November 9, 2009 @ 10:12pm
So, you've heeded the security warnings, run Ubuntu's update manager and you're happy that your system is now bang up to date with the latest whizz-bang software. But is it?
The truth is that packages are only added to Ubuntu's main repository as and when the maintainers deem them stable enough, so often users are left for months waiting for packages with the latest killer features. You can download these packages and compile from source, but you then have the trouble of satisfying the list of dependencies. Also, when you come to update the package you've compiled from source, you have to purge the current install from the system, satisfy any new dependencies that have sprung up, apply patches and then recompile, which is a messy solution.
Ubuntu Personal Package Archives (PPAs) are APT directories provided by third parties on Launchpad (Ubuntu's third-party developer platform). This is where the latest and greatest software is bundled into a Debian package and made available for download. The likes of Google and the Wine community are well known for using this service, so if you'd like to take advantage of their hard work and install some cracking new software for your Ubuntu, read on...
November 5, 2009 @ 12:04pm
Clearly not ones to bother about such trifling matters as the year we're actually in, the Mandriva team has delivered a shiny new release. Codenamed "Adelie", Mandriva 2010 brings a bunch of improvements as detailed in the announcement. The new "Smart Desktop" technology lets you assign tags and notes to documents, images and other files, while boot times have been reduced and the latest desktop environments (KDE 4.3 and Gnome 2.28) are included. Read on for a summary of the changes.
November 4, 2009 @ 10:25am
It has only been out for a week-ish, but already the reviews of Karmic Koala are scurrying around the intertubes. Jamie's Random Musings at ZDNet has "mixed impressions" of the release, comparing it to 9.04 which he thought was "truly excellent". The Globe and Mail, meanwhile, looks at the Koala from a non-geek perspective, describing it as "a package that won't be a horrible stretch for the novice". Linux Critic gives thumbs-up to the faster boot times, improved artwork and inclusion of the Empathy IM client, but criticises the poor integration of the Ubuntu One cloud storage service.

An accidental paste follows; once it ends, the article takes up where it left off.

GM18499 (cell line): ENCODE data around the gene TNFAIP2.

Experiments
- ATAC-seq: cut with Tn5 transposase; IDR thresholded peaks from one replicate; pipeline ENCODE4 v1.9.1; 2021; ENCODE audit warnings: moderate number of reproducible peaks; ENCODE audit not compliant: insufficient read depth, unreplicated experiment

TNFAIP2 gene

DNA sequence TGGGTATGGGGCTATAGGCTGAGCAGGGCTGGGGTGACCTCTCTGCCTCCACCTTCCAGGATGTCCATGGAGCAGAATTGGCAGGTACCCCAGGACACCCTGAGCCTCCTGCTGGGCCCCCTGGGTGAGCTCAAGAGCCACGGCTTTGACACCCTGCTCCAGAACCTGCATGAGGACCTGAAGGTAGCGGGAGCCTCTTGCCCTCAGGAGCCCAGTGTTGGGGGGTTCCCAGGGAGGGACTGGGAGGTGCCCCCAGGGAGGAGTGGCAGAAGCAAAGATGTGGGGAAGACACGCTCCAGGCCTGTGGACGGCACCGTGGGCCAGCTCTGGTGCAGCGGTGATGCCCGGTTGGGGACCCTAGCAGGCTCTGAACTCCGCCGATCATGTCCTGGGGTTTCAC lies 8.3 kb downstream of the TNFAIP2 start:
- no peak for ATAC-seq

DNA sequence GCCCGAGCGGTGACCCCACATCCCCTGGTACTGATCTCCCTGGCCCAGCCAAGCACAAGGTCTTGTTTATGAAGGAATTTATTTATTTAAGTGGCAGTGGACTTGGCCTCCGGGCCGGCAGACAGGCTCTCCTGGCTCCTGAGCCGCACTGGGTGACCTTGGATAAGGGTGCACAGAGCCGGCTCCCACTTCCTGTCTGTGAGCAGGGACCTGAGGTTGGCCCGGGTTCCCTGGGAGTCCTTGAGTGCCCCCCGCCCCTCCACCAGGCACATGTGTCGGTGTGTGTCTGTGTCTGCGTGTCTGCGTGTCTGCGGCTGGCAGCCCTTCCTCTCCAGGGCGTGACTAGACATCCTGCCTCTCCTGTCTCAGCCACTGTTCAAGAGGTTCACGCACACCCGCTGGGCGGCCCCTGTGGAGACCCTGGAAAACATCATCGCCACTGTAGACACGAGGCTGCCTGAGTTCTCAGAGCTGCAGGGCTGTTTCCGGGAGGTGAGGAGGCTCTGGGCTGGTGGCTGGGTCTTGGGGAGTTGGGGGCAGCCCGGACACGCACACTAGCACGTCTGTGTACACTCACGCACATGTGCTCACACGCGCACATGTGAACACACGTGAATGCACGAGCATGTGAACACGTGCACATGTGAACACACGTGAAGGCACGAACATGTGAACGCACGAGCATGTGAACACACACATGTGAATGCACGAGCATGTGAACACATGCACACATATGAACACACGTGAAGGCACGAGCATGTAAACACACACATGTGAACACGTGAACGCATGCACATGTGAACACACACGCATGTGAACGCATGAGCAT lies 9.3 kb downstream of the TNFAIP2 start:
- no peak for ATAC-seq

October 30, 2009 @ 12:43pm
With just a few tweaks, your Linux box can be lighter, sprightlier and quicker than ever before. Read on for the best ways to speed up your boot sequence, optimise KDE and Gnome, and get better performance from your favourite apps. We've also got some top tips from our favourite free software gurus...
October 29, 2009 @ 5:58pm
The Great Boot Race
Hot on the heels of the final release of the Karmic Koala, we've put together a video montage of 64-bit versions of Microsoft's Vista and Windows 7 operating systems booting alongside Canonical's Ubuntu 9.04 and 9.10. Watch all four at once and see which one wins!
Each operating system has been freshly installed and features exactly the same hardware configuration. Auto-login is enabled, and each will launch Firefox which will then proceed to load our homepage.
October 29, 2009 @ 3:18pm
Title: Manky Monkey
In this episode: Ubuntu 9.10 has been released! To celebrate, we talk about what's new and what's old, review a version of Ubuntu each, discuss what we love and loathe and set our minds on the future with Lucid Lynx. Koala Ho!